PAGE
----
Wednesday, April 13, 2011

Moo Baa La: How Animal Sounds Can Help Your Child Talk

As a pediatric speech-language therapist, I often spend my days mooing. And baaing, too.  Although it might seem strange, there's a reason that I do this, and it's not the one you might first suspect.  Yes, children like animal sounds and yes, it can be fun to get children smiling by making silly sounds that don't normally come out of adult mouths. But there's more than that. The secret behind animal sounds is simple: most animal sounds are easy for kids to make. Combine that with the fact that young children are often fascinated by animals and you've got an easy way into helping children produce some of their first "words."

Yesterday, I wrote a post about speech sound development in children.  In it, I discussed which speech sounds are easiest for young children (vowels, p, m, h, n, w, b, t, d) and which syllable shapes tend to come first in speech development (CV = consonant-vowel).  Combine the two and you get...animal sounds! Moo. Baa. Neigh. Meow.  All easy, all fun, and all powerful ways to help a young child start talking.

Once you realize the power of animal sounds, it's easy to integrate them into your day to help your little one start mooing, too. You can simply make the sound when you see an animal.  You can say the word, too, of course (Cow! Moo!  The sillier you make the sound, the better!). Do this while looking at books, coloring pictures, watching TV, or just playing around. If you have little animal toy figures around the house, you can pair your actions with words by making the animal walk while saying the animal sound repeatedly.   Your child is likely to follow both your actions and your words when you put them both together. You might also want to learn the sign for each animal and do the sign while you say the sound-- again, the power lies in giving your child both an action to imitate and a sound that goes with it.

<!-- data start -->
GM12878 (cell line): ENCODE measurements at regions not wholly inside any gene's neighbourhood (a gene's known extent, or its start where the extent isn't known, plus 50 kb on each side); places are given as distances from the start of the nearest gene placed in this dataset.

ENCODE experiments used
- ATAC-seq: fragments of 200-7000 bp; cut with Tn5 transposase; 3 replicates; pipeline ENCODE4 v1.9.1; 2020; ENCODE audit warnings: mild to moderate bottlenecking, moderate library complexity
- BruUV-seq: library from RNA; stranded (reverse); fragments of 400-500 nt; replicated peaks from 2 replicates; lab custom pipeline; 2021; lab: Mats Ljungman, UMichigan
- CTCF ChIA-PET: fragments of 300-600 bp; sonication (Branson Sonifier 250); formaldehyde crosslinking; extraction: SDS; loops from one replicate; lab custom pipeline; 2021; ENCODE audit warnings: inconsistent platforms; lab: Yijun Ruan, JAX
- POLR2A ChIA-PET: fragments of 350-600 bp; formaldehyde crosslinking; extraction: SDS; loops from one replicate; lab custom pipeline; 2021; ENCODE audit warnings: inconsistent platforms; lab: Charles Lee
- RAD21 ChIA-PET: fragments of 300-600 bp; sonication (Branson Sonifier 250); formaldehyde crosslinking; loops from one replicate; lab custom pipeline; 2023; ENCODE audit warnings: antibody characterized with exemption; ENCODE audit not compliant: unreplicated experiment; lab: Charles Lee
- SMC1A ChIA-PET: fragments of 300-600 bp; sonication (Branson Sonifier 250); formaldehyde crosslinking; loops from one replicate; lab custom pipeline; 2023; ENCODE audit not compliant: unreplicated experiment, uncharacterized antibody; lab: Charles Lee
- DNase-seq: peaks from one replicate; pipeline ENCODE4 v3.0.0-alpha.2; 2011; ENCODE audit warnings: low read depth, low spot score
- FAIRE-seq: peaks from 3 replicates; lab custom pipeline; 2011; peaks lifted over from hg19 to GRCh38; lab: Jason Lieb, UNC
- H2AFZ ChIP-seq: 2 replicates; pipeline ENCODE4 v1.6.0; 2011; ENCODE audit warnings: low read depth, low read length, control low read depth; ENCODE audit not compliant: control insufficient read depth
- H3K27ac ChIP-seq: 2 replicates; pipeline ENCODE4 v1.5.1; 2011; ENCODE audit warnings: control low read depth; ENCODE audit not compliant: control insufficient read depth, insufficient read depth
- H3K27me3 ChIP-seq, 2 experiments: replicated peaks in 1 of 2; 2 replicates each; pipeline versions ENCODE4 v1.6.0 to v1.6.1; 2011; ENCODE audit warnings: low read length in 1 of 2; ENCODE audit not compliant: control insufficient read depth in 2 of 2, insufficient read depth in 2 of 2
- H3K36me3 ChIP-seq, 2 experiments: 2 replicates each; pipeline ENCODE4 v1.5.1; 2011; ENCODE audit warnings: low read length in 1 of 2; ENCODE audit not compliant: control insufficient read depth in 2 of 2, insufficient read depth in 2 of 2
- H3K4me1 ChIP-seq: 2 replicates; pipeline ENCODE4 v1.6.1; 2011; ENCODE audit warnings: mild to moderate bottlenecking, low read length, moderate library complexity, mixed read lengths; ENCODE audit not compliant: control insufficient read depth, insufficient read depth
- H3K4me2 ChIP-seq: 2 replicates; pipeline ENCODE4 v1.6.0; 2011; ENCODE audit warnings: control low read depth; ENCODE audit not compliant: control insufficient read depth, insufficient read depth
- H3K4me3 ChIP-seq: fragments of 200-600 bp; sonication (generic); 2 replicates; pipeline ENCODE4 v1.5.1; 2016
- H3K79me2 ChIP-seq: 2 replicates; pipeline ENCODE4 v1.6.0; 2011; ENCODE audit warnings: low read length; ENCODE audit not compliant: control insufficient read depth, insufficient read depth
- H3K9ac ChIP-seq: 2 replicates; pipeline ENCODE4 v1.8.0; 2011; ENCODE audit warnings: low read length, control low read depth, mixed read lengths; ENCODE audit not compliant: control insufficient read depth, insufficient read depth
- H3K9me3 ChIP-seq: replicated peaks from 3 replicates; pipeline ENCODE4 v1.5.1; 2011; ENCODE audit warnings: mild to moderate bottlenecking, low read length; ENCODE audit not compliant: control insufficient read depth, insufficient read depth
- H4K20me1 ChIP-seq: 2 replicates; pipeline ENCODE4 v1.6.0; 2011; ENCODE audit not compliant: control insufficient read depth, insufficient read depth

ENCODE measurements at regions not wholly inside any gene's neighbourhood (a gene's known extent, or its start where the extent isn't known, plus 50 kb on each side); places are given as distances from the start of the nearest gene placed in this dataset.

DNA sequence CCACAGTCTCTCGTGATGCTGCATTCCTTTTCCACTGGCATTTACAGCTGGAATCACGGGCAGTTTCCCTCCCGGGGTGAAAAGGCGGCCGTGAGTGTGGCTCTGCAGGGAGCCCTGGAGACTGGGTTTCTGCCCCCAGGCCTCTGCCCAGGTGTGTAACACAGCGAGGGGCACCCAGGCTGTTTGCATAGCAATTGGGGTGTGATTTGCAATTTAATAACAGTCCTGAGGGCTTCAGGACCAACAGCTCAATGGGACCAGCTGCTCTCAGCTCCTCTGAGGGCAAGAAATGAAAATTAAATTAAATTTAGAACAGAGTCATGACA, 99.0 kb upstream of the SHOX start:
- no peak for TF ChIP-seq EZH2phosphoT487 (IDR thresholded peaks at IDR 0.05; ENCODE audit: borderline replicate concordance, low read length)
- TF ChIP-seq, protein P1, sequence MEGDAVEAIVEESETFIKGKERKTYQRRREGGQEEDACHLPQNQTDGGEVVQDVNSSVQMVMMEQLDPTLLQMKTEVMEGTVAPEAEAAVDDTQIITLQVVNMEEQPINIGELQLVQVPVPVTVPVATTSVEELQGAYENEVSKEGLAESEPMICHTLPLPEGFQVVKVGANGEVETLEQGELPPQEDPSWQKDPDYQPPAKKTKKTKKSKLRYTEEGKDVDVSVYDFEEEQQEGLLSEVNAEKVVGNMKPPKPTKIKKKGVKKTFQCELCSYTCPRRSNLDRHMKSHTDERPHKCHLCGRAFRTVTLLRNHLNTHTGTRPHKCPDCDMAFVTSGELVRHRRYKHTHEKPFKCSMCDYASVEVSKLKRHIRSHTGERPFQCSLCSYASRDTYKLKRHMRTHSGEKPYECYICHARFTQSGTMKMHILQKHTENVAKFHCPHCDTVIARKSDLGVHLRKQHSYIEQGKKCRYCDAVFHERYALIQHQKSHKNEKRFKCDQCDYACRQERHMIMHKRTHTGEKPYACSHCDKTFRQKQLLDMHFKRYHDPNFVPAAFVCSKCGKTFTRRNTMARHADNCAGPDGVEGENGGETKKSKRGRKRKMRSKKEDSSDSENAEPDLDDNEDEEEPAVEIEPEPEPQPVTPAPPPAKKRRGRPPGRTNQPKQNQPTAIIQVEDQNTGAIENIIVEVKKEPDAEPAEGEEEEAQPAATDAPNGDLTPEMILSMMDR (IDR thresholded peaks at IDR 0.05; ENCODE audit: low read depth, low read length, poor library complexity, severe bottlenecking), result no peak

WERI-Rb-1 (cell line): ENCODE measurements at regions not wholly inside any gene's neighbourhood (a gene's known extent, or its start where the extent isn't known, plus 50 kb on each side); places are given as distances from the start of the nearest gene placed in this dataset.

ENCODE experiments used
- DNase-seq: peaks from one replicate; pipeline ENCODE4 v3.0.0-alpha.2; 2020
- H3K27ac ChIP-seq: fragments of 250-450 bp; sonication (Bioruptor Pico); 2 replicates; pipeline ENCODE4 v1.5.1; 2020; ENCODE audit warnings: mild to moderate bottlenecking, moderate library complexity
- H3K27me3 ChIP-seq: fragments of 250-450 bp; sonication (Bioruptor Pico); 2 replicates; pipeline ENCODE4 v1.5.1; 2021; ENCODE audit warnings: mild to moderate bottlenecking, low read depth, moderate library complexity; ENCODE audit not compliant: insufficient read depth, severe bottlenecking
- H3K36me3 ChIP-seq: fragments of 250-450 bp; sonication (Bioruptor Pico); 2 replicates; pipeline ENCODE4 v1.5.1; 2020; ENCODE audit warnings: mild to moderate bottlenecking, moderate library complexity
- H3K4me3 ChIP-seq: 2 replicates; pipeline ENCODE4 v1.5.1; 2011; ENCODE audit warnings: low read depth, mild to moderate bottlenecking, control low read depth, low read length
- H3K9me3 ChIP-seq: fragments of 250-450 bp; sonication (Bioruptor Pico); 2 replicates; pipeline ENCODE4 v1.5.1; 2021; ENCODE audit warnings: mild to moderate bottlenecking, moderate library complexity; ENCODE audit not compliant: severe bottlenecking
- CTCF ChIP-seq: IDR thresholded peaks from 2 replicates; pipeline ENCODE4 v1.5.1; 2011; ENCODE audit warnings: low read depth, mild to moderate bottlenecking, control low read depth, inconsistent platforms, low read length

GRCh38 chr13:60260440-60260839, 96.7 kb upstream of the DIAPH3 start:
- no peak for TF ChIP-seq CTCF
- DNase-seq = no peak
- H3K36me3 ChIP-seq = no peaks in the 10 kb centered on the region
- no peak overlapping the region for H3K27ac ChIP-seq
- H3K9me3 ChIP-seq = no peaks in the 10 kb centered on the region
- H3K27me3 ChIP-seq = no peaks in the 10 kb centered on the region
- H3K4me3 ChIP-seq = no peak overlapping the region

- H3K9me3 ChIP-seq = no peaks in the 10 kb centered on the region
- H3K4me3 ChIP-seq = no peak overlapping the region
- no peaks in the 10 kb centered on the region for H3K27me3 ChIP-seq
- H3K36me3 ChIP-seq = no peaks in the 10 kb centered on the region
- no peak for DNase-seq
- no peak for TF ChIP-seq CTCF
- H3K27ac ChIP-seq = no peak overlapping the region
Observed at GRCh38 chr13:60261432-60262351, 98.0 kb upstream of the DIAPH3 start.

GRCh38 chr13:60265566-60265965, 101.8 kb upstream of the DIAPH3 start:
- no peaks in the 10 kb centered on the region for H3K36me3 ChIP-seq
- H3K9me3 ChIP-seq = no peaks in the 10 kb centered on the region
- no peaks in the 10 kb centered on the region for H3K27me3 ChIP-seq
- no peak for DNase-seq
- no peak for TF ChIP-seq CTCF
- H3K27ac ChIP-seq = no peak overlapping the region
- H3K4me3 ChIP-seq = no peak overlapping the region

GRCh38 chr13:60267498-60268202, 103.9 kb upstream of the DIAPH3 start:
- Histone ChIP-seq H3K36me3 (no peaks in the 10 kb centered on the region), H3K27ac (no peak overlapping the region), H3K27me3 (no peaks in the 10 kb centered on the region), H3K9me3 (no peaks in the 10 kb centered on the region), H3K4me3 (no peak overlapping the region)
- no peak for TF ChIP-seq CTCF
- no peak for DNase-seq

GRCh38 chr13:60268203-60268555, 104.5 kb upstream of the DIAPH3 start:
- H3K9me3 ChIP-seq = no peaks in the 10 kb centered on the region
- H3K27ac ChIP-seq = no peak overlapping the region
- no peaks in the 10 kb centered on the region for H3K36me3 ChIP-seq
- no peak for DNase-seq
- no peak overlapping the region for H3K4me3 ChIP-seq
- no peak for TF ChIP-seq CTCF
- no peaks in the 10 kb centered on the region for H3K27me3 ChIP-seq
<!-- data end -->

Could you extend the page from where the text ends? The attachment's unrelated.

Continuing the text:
What's more, animal sounds are readily present in a number of repetitive books and songs. Old MacDonald, of course, is an oldy (pardon the pun) but a goody. And Sandra Boynton has a great book entitled Moo Baa La La La that many kids love to read.

Although animals sounds might not seem like actual words, they can help children learn to associate a simple sound with an actual object or picture. Because the sounds are easy to say, children are more likely to imitate them. This success, in turn, helps them make the jump to 'real' words.  So don't hold back: moo, baa, and neigh away!


  1. My kid and his younger friends in children's choir love to sing a cute song called "All God's Children got a place in the Choir" where they imitate several animal sounds. I can see how that could be a great way to encourage little ones to talk!


    (Mom Loop Friday Comment Follow)

  2. I loving hearing itty bitty children making animal sounds. My nephew said every animal said "Meow" for the longest time.

  3. Good idea. We're working with our daughter who is from India and has only been speaking English for a few years. She is struggling with certain sounds "v," "th" and some others. She's brilliant and learning so quickly, but the details are difficult. We'll start speech therapy soon to see if that will help, but maybe we could start singing animal songs first. :-)

  4. I just ordered my daughter a book of Mother's Gooses rhymes and now I must look for an Old McDonald. I rarely sing this to her for some reason but starting tonight we will make it part of the nighty night ritual. Thanks for the tips!

  5. Thanks for the tip. I taught my girls animals sounds early on. Good to know they help with speech development too!

  6. Yay! Glad you all found the post helpful! Can I get a mooo? ;)

  7. You write in such a parent-friendly way! I will definitely share this with families that I work with. Thanks!

  8. My two year old has a speech delay and we are just starting with his session twice a week for 30 minutes with a SLP....I am going to be Mooing, baaing....all day, every day until he gets it....he is a stubborn little boy...he will only imitate the sounds when he wants to!!!! Thanks for the tip!!!

    1. I am just reading this now - we have the same issue with our two year old! He can def make the noises - but most of the time he will only make them when prompted. So frusterating - I dont hear much independent babble at all. 18 months later - how is your sone progressing?

  9. Brilliant. use it in ABA and often have the most success with first words...I know tons of kids whose first word was MOOOOOO!